Alex Blaze

GOP platform calls for FMA

Filed By Alex Blaze | August 26, 2008 4:00 PM | comments

Filed in: Politics
Tags: GOP, John McCain, Log Cabin Republicans, platform, Republicans

While we're worried about whether we're called by name or not on the Democratic Platform, the Republicans have their draft out and they're calling for FMA.

Even though the GOP can't bring themselves to even submit the FMA this session in the House, they're still going to pretend like they actually care about getting that legislation through at all. They know the value of getting the homophobes out to vote for McCain, so they have to throw them some meat.

The Log Cabin's response is, well, not unexpected, and after the the jump.

"This isn't a hill we're going to die on," said Scott Tucker, a spokesman for the gay rights group Log Cabin Republicans.

"Unlike previous years," said Gary Bauer, a social-conservative veteran of platform struggles, "I just don't see deep divisions within the party."

Bauer, an evangelical Christian who is advising McCain, said the focus is on emphasizing Republican unity on the issues.[...]

Party platforms are not binding on candidates or the next president and tend to be largely forgotten once they're in place.

Even so, candidates want to make sure the document doesn't drift too far from their own agenda and the GOP in particular has seen platform fights over a variety of social issues in the past.

Tucker said his group is "more interested in substance than symbolism" and believes McCain to be an "inclusive candidate who understands that our party needs to reach out to all Americans to win this election."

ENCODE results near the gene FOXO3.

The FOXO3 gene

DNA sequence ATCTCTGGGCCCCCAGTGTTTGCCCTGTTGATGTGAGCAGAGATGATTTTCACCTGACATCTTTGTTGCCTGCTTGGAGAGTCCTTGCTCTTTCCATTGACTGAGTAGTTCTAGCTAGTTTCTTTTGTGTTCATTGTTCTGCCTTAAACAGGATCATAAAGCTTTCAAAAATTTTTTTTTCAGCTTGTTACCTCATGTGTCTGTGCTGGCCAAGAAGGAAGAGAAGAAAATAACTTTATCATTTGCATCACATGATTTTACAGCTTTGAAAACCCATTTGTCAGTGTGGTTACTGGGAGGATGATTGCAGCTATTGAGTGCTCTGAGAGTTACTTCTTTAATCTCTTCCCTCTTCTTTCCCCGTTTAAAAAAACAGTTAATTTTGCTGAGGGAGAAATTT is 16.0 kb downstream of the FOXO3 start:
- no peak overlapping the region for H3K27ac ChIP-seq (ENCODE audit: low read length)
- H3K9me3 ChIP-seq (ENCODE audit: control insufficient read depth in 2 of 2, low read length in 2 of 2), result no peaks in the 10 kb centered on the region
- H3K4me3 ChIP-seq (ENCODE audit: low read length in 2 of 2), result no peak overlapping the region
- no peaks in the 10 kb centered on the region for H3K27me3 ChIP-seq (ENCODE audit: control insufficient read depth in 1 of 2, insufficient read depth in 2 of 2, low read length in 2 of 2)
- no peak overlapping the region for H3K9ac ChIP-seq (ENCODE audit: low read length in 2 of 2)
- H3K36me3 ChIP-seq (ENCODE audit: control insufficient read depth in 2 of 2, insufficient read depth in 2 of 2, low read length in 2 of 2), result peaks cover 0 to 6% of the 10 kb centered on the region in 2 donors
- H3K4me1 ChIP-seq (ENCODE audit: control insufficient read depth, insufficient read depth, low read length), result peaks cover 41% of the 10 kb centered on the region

Um, yeah. I'm sure he pulled all the strings he could to get the FMA off the table, but, in the end, he just couldn't. It's very hard being a maverick.


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Now, they are calling for a federal marriage amendment, McCain is opposed to a VP who is at all gay-positive, but Brutus in an honourable man, according to the LRC's

No one can be that self centered, elitist, greedy and intellectually blind as to truly not be aware that the Republicans do not love us....

John R. Selig | August 26, 2008 6:35 PM

And 10% of gays plan to vote for John McCain, 3% plan to vote for Ralph Nader and 1% for Bob Barr and 15% can't seem to be able to make up their minds yet according to a recent Harris-Interactive poll!

Curtis Morton | August 27, 2008 2:57 PM

John, I am gay, but I am not voting for Obama. I was going to vote for McCain, but now I'm not so sure. While gay rights are very high on my priority list, there are several other items that hold just as much importance. For instance, our economy, the war in Iraq, gas prices, national security, taxes, and so on. I typically put everything that is important to me on a list, and then include what my stance is on the topic, followed by the where the candidates stand. Then I weight the pros and cons, and figure out which candidate is closest to my own views. Honestly, no candidate is anywhere near where I stand 100%, but then again, it's never happened in the 10 years that I've been eligible to vote. That is why I always say it's not picking the best candidate, but the better of two evils.

Michael Crawford Michael Crawford | August 26, 2008 7:37 PM